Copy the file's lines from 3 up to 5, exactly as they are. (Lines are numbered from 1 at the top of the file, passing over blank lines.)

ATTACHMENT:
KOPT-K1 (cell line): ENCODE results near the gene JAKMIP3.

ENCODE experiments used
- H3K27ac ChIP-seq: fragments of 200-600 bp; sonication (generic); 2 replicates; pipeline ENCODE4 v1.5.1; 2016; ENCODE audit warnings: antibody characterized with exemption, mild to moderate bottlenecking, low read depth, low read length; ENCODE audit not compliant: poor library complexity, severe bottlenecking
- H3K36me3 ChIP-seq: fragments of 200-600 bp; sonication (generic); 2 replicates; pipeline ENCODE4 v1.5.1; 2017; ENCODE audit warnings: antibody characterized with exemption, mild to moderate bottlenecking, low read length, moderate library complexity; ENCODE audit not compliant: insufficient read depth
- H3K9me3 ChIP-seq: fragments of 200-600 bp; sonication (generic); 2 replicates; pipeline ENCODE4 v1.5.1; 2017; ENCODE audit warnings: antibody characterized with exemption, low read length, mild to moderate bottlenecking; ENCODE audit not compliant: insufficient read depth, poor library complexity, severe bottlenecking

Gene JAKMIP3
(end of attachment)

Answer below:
- H3K27ac ChIP-seq: fragments of 200-600 bp; sonication (generic); 2 replicates; pipeline ENCODE4 v1.5.1; 2016; ENCODE audit warnings: antibody characterized with exemption, mild to moderate bottlenecking, low read depth, low read length; ENCODE audit not compliant: poor library complexity, severe bottlenecking
- H3K36me3 ChIP-seq: fragments of 200-600 bp; sonication (generic); 2 replicates; pipeline ENCODE4 v1.5.1; 2017; ENCODE audit warnings: antibody characterized with exemption, mild to moderate bottlenecking, low read length, moderate library complexity; ENCODE audit not compliant: insufficient read depth
- H3K9me3 ChIP-seq: fragments of 200-600 bp; sonication (generic); 2 replicates; pipeline ENCODE4 v1.5.1; 2017; ENCODE audit warnings: antibody characterized with exemption, low read length, mild to moderate bottlenecking; ENCODE audit not compliant: insufficient read depth, poor library complexity, severe bottlenecking